Artful Anticks

Artful Anticks
Title: Artful Anticks
Release Date: 2018-06-14
Type book: Text
Copyright Status: Public domain in the USA.
Date added: 27 March 2019
Count views: 97
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Artful Anticks


Artful Anticks
Oliver Herford

New York
The Century Co.

Copyright, 1888, 1889, 1890, 1891, 1892, 1893, 1894,
By The Century Co.
Copyright, 1894, by Oliver Herford.

The De Vinne Press.

Table of Contents.

The Audacious Kitten 1
The Artful Ant 4
The Gifted Ant 10
Sir Rat. A Comedy 16
The Deceitful Dormice 22
Nature and Art 24
The Geometrical Giraffe 25
The Early Owl 32
A Dark Career 35
A Packet of Letters 37
The Naughty Fay 43
The Miller’s Quest 46
Nell’s Fairy Tale 50
The Unfortunate Giraffe 52
Stockings or Scales 53
A Riddle 54
Good-bye 56
The Professor and the White Violet 58
The First Rose of Summer 60x
The Elf and the Dormouse 62
The Crocodile 64
The Forgetful Forget-Me-Not 69
The Birds’ Farewell 72
The Spider’s Tale 73
Highly Connected 78
The Miser Elf 79
The Point of View 84
Heroes 88
A Belated Violet 89
The Parrot and the Cuckoo 92
The Elf and the Bee 96
A Fable 97
The Fairies’ Concert 98

The pictures in “The Point of View” are used by permission of Messrs. Harper and Brothers.



Artful Anticks


TheAudacious Kitten.

“Hurray!” cried the kitten, “Hurray!”
As he merrily set the sails;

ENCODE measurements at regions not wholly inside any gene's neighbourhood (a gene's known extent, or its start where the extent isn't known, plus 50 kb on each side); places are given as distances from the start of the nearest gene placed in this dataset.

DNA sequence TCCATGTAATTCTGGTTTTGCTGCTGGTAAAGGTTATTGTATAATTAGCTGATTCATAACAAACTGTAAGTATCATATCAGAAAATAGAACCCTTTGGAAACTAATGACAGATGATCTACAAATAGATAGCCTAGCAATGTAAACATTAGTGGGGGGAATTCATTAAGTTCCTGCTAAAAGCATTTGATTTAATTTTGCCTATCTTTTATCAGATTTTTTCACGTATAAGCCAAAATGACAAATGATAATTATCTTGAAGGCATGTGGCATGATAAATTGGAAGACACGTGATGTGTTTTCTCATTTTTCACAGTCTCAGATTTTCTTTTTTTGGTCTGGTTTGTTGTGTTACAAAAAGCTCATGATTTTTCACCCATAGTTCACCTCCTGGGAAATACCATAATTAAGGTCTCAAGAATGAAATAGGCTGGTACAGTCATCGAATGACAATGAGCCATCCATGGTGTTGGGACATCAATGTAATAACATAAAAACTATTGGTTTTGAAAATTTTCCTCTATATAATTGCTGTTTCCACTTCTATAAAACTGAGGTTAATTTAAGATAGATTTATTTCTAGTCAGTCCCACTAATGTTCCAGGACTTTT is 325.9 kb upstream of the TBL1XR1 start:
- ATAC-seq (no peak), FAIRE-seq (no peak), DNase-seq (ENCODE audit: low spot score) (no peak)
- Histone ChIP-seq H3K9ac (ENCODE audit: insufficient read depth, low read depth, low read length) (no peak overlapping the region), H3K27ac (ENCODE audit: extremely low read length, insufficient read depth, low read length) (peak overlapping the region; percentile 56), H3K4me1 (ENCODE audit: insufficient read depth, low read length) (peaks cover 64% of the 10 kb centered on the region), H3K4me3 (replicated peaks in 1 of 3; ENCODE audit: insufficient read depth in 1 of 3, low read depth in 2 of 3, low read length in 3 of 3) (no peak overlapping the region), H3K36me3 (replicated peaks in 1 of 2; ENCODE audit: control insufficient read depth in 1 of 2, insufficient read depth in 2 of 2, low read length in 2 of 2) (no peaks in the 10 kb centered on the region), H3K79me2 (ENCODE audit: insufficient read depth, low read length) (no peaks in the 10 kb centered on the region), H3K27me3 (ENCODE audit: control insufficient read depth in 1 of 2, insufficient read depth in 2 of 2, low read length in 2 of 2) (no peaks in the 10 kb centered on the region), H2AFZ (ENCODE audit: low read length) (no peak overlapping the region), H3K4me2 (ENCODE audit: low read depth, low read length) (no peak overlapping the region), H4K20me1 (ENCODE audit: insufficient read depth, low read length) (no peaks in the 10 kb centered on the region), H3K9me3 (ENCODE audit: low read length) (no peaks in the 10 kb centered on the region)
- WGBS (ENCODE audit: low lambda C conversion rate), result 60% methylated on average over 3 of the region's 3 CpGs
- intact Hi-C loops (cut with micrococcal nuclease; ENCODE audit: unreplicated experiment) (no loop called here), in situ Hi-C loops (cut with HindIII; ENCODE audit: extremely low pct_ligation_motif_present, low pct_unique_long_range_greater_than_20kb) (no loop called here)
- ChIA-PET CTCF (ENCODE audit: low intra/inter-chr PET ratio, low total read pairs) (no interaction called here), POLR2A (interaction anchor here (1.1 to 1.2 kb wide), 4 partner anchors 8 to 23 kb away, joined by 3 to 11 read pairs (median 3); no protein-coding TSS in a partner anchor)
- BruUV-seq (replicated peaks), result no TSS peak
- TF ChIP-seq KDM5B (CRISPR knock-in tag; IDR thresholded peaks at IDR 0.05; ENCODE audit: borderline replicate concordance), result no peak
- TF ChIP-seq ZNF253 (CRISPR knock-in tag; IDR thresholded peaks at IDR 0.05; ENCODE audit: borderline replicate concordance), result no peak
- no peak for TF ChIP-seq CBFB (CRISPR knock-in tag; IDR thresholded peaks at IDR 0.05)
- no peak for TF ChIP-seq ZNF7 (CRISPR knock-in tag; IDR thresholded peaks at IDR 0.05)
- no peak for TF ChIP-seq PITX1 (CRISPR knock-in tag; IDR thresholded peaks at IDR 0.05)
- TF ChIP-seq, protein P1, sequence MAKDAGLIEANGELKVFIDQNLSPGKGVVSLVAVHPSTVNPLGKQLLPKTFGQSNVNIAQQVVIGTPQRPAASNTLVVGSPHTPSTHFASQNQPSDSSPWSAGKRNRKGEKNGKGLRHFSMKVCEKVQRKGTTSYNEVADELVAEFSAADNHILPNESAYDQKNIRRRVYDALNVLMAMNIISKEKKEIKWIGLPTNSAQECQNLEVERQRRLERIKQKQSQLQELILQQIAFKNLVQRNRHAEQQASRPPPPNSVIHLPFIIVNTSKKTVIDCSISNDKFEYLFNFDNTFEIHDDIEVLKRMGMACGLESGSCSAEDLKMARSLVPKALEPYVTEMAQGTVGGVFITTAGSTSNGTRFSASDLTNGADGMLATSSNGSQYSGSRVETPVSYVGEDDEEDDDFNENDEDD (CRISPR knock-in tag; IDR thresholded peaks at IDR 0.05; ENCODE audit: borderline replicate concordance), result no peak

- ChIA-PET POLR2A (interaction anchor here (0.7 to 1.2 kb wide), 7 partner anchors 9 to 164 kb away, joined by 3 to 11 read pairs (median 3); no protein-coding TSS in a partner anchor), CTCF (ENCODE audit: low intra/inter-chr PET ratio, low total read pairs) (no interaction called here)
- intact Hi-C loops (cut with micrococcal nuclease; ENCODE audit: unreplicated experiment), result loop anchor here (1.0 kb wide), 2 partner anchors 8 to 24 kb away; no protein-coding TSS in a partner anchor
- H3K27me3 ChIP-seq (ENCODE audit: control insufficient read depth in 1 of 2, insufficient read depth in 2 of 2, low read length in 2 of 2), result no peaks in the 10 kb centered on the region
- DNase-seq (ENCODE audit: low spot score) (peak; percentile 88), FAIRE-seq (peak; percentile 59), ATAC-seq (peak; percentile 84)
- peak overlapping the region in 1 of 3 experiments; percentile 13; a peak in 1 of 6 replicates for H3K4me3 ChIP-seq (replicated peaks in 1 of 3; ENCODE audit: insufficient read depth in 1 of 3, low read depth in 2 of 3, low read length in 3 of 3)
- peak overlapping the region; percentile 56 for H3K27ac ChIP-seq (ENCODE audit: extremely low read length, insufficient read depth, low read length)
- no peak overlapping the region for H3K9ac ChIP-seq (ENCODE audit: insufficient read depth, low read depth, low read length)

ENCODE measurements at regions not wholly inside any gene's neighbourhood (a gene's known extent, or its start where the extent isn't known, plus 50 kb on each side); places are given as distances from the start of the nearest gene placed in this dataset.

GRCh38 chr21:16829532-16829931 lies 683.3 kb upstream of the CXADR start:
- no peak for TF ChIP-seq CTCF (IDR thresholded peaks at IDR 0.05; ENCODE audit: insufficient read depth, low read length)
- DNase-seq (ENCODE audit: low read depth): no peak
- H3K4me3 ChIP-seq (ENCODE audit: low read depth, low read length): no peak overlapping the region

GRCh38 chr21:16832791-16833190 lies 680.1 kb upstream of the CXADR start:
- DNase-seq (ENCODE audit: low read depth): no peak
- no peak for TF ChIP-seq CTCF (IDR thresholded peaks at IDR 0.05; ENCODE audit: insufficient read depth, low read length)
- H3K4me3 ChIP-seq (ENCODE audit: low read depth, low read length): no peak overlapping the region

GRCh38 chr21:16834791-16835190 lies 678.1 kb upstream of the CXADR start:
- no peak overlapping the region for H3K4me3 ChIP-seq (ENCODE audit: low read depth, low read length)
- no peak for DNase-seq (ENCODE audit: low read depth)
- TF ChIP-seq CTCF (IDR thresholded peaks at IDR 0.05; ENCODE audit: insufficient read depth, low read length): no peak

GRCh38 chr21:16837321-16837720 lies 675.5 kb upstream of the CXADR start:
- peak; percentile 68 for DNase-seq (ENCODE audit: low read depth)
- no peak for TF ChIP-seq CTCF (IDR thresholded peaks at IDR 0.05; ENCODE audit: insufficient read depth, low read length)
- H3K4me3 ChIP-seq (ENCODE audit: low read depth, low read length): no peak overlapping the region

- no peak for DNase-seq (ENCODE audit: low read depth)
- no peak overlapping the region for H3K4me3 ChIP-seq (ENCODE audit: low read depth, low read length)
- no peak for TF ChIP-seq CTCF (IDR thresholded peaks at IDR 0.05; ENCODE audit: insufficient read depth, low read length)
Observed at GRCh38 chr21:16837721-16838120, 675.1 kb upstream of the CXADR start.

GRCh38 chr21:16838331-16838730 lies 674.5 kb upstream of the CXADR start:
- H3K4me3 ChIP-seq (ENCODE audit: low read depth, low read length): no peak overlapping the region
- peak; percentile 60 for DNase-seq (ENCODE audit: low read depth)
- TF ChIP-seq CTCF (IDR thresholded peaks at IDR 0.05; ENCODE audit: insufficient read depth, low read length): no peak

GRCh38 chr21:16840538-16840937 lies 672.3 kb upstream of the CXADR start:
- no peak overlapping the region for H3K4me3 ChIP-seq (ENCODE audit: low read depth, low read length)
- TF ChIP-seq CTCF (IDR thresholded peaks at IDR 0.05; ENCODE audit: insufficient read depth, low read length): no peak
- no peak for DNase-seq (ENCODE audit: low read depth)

“I sail o’er the ocean to-day
To look at the Prince of Wales!”
“O kitten! O kitten!” I cried,
“Why tempt the angry gales?”
“I’m going,” the kitten replied,
“To look at the Prince of Wales!
“I know what it is to get wet,
I’ve tumbled full oft into pails
And nearly been drowned—and yet
I must look at the Prince of Wales!”
“O kitten!” I cried, “the Deep
Is deeper than many pails!”
Said the kitten,“I shall not sleep
Till I’ve looked at the Prince of Wales!”
“O kitten! pause at the brink,
And think of the sad sea tales.”
“Ah, yes,” said the kitten, “but think,
Oh, think of the Prince of Wales!”


“But, kitten!” I cried, dismayed,
“If you live through the angry gales
You know you will be afraid
To look at the Prince of Wales!”
Said the kitten, “No such thing!
Why should he make me wince?
If ‘a Cat may look at a King,’
A kitten may look at a Prince!”


The Artful Ant.

Once on a time an artful Ant
Resolved to give a ball,
For tho’ in stature she was scant,
She was not what you’d call
A shy or bashful little Ant.
(She was not shy at all.)
She sent her invitations through
The forest far and wide,
To all the Birds and Beasts she knew,
And many more beside.
(“You never know what you can do,”
Said she, “until you’ve tried.”)
Five score acceptances came in
Faster than she could read.
Said she: “Dear me! I’d best begin
To stir myself indeed!”
(A pretty pickle she was in,
With five-score guests to feed!)


The artful Ant sat up all night,
A-thinking o’er and o’er,
How she could make from nothing, quite
Enough to feed five-score.
(Between ourselves I think she might
Have thought of that before.)
She thought, and thought, and thought all night,
And all the following day,
Till suddenly she struck a bright
Idea, which was—(but stay!
Just what it was I am not quite
At liberty to say.)


Enough, that when the festal day
Came round, the Ant was seen